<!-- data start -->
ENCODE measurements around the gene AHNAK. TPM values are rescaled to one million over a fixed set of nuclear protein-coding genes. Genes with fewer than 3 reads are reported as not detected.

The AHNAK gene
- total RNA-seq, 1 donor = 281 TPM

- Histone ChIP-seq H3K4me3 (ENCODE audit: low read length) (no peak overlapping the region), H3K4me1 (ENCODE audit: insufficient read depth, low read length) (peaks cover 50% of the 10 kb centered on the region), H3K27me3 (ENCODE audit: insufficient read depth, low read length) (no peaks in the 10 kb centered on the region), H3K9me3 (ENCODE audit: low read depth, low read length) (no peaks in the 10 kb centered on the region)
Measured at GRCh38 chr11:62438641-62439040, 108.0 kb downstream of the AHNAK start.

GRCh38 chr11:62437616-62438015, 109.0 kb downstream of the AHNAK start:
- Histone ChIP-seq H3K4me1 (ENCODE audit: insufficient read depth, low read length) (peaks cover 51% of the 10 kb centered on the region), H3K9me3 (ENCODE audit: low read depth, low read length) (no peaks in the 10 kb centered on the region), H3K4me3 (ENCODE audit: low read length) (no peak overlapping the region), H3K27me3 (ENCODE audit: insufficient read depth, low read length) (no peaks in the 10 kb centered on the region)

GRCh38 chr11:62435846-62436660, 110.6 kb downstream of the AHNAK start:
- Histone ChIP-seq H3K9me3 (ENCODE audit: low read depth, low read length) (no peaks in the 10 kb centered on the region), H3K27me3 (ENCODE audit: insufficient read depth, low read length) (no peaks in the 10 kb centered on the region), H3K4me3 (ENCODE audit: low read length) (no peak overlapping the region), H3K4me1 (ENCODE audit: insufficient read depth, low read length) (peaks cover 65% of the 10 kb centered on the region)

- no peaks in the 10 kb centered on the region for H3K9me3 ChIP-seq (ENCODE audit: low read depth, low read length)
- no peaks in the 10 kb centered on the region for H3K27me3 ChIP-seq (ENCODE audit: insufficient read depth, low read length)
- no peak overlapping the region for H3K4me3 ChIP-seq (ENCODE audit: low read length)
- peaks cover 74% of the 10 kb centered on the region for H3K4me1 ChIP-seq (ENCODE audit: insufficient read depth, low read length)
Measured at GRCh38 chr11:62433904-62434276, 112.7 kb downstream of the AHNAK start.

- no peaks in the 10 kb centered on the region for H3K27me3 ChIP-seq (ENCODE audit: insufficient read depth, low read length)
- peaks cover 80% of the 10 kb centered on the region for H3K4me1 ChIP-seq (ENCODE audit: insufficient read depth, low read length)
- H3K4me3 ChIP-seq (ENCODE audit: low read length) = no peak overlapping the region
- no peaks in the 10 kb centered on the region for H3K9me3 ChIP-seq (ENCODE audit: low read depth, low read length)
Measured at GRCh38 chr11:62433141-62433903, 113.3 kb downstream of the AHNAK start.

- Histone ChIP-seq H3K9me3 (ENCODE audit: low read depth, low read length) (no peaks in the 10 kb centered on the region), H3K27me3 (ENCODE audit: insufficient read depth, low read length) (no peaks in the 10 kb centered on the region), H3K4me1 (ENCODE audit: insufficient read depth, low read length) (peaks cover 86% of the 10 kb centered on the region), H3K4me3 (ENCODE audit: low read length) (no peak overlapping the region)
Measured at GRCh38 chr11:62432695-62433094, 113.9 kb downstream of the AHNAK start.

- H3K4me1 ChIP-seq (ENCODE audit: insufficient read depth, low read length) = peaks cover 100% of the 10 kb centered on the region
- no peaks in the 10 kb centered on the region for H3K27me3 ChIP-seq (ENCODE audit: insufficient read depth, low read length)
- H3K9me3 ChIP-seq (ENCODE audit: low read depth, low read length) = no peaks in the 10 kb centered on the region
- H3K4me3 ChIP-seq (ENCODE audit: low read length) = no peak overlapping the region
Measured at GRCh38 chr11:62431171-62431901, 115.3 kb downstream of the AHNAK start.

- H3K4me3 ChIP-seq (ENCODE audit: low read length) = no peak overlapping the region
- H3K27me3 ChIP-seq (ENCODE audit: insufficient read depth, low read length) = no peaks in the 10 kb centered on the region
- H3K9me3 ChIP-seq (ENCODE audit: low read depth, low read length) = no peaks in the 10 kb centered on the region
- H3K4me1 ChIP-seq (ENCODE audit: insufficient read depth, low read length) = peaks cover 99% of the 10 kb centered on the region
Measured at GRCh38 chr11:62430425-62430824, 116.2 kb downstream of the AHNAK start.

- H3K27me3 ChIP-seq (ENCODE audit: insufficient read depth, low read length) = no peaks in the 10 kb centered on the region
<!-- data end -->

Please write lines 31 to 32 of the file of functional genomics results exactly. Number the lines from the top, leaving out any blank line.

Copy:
Measured at GRCh38 chr11:62430425-62430824, 116.2 kb downstream of the AHNAK start.

- H3K27me3 ChIP-seq (ENCODE audit: insufficient read depth, low read length) = no peaks in the 10 kb centered on the region